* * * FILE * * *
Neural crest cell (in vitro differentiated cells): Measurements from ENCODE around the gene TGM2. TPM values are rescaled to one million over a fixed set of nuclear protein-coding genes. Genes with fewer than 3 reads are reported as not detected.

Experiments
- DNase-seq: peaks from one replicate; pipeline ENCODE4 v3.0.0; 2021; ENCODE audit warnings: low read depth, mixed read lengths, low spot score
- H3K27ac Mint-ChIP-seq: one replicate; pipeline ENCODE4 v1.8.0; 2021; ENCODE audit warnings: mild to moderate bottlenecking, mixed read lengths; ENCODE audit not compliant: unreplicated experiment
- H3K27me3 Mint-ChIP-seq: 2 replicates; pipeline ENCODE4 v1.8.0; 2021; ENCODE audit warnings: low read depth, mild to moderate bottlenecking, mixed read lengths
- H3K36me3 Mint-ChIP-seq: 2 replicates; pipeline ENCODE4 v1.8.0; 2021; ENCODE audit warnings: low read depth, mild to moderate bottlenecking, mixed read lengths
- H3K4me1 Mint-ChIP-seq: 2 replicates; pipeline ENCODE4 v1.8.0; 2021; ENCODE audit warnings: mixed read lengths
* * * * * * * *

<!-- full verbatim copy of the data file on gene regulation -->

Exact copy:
Neural crest cell (in vitro differentiated cells): Measurements from ENCODE around the gene TGM2. TPM values are rescaled to one million over a fixed set of nuclear protein-coding genes. Genes with fewer than 3 reads are reported as not detected.

Experiments
- DNase-seq: peaks from one replicate; pipeline ENCODE4 v3.0.0; 2021; ENCODE audit warnings: low read depth, mixed read lengths, low spot score
- H3K27ac Mint-ChIP-seq: one replicate; pipeline ENCODE4 v1.8.0; 2021; ENCODE audit warnings: mild to moderate bottlenecking, mixed read lengths; ENCODE audit not compliant: unreplicated experiment
- H3K27me3 Mint-ChIP-seq: 2 replicates; pipeline ENCODE4 v1.8.0; 2021; ENCODE audit warnings: low read depth, mild to moderate bottlenecking, mixed read lengths
- H3K36me3 Mint-ChIP-seq: 2 replicates; pipeline ENCODE4 v1.8.0; 2021; ENCODE audit warnings: low read depth, mild to moderate bottlenecking, mixed read lengths
- H3K4me1 Mint-ChIP-seq: 2 replicates; pipeline ENCODE4 v1.8.0; 2021; ENCODE audit warnings: mixed read lengths